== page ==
Miami Non-disclosure Agreement Lawyer
Miami Non-disclosure Agreement Attorney
If your company is concerned about damaging, confidential, trade secrets, or proprietary information leaking to a competitor, to the press, or being used for some purpose other than what you intended, then you need to use non-disclosure agreements (NDAs).
An NDA is a legal document used to keep your business’s most sensitive information within the company. When your employees sign an NDA, they are legally bound to maintain the confidentiality of your business secrets. To be enforceable in Florida, an NDA must meet the legal requirements required by Florida employment law.
To make sure your NDAs are legally enforceable in Florida, you need a Miami Non-Disclosure Agreement lawyer to draft the document and make sure it covers all the necessary details. An NDA must identify what information the employees will receive access to, that information is generally known, and the limited reasons and circumstances under which employees can disclose or use the information. An experienced attorney will also ensure that the NDA document aligns with laws applicable to employers and employees in Florida.
Attorneys at FairLaw Firm are available to assist you in creating a watertight NDA to protect your business and its secrets.
What is a Non-Disclosure Agreement Under Florida Law?
A Non-Disclosure Agreement is a legal contract that establishes a confidential relationship between two or more parties, the violation of which is prohibited under the Florida Uniform Trade Secrets Act (FUTSA).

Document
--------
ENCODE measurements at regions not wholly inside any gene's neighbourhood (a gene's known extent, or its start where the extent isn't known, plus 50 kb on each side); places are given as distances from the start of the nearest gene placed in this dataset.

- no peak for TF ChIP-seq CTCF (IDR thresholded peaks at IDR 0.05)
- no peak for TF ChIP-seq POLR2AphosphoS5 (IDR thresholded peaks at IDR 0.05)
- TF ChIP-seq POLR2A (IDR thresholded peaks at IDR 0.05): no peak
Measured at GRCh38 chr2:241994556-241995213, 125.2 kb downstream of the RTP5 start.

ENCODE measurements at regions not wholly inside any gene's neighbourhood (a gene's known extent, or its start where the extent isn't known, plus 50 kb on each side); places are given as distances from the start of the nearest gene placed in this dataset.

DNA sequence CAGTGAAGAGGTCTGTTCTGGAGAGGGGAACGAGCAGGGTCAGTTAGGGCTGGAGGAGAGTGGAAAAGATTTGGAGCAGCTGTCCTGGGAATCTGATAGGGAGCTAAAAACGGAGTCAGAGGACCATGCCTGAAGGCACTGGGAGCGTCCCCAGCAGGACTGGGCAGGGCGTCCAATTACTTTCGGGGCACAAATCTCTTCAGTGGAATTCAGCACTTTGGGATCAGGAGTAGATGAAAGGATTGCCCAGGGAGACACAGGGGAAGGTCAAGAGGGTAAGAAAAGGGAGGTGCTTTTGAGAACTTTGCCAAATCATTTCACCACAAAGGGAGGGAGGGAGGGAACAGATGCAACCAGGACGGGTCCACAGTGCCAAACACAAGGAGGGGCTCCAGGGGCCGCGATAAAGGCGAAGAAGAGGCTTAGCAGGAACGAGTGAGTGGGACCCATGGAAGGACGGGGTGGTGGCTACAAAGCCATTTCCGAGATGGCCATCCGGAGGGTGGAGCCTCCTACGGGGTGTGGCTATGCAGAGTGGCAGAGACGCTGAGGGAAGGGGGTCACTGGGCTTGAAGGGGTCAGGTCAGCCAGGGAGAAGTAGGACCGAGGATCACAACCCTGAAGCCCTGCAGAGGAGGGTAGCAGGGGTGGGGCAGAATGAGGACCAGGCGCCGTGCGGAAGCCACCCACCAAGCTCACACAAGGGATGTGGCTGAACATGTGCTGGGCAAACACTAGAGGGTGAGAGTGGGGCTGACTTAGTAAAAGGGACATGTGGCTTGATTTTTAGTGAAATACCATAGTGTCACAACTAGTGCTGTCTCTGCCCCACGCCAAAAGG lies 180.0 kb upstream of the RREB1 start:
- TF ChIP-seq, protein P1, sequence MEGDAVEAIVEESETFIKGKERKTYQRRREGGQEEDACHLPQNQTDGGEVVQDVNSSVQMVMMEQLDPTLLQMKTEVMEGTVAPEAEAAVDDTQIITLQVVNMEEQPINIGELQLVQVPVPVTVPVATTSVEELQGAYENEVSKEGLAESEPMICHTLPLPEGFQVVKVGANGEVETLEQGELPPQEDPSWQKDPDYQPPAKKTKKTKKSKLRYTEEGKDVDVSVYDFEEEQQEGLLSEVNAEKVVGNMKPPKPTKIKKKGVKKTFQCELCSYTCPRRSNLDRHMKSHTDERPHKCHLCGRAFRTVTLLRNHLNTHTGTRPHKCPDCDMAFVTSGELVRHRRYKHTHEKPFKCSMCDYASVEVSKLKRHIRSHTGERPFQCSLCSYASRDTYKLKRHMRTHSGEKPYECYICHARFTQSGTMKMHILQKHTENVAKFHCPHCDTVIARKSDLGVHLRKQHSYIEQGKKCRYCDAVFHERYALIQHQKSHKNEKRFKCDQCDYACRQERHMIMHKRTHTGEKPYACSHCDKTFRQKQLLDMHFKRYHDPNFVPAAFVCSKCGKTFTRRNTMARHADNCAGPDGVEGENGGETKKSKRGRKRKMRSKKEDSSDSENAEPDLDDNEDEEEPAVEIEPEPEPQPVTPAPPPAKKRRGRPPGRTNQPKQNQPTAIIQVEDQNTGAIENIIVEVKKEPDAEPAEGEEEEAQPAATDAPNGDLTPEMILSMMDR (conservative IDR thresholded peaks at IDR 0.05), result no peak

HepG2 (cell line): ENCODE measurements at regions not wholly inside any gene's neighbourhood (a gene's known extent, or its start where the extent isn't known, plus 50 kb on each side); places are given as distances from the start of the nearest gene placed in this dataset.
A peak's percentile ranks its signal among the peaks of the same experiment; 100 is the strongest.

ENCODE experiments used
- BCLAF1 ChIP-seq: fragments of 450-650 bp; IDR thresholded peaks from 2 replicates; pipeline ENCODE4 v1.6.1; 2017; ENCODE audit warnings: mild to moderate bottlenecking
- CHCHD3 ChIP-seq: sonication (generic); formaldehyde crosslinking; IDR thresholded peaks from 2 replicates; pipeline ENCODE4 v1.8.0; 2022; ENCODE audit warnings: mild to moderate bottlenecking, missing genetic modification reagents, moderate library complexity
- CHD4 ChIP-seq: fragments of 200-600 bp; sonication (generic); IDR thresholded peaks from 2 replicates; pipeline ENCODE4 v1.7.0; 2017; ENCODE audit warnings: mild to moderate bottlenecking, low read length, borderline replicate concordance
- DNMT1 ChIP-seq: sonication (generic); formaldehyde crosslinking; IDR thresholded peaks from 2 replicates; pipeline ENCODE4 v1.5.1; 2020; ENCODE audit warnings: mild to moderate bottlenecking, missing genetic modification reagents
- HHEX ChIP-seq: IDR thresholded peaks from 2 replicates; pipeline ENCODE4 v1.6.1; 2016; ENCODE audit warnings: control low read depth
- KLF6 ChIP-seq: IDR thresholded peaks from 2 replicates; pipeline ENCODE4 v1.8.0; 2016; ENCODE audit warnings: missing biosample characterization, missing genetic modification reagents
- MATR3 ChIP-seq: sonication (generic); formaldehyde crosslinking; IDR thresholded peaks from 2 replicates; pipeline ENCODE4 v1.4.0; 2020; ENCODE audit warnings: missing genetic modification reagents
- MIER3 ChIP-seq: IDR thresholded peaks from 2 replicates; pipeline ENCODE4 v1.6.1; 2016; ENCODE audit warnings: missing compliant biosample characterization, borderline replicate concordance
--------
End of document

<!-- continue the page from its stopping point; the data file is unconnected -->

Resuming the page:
The FUTSA provides that the disclosure of trade secrets without the consent of the concerned business is a misappropriation and requires that the employer – as the affected party – receive compensatory damages and attorney fees as well as providing for a mechanism to prevent (enjoin) further violations.
According to Fla. Stat §688.002(4), a trade secret can be a pattern, formula, program, device, or process with independent economic value due to its confidentiality.
Employers can include NDAs as part of their employment agreements or as separate documents.
Are Non-Disclosure Agreements Enforceable in Florida?
The Florida Antitrust Act, Fla. Stat. §542.335, permits the enforceability of restrictive covenants, including NDAs, as long as they are in writing and are signed by the party that violated it.
However, the employer must establish the following facts in order to justify the NDA:
- The existence of legitimate business interests
- The NDA is reasonably necessary to protect the legitimate business interests
- The NDA’s term is reasonable in time and scope
Florida courts may enforce an NDA that meets these requirements as long as it does not violate state and federal law or unlawfully restrain the employee’s rights. Moreover, a claim for the enforcement of an NDA must be brought within three years from the discovery date of the misappropriation, in accordance with Fla. Stat. §688.007.
Elements of Non-Disclosure Agreements
The contents of a Non-Disclosure Agreement will depend on the company and the law firm preparing the document. However, most NDAs in Miami contain the following elements:
There are usually two parties to an NDA, the disclosing party and the receiving party. The disclosing party shares confidential information about the business, and it is usually the employer. The receiving party can be an employee, contractor, distributor, or another person or entity, and they are provided with the sensitive information.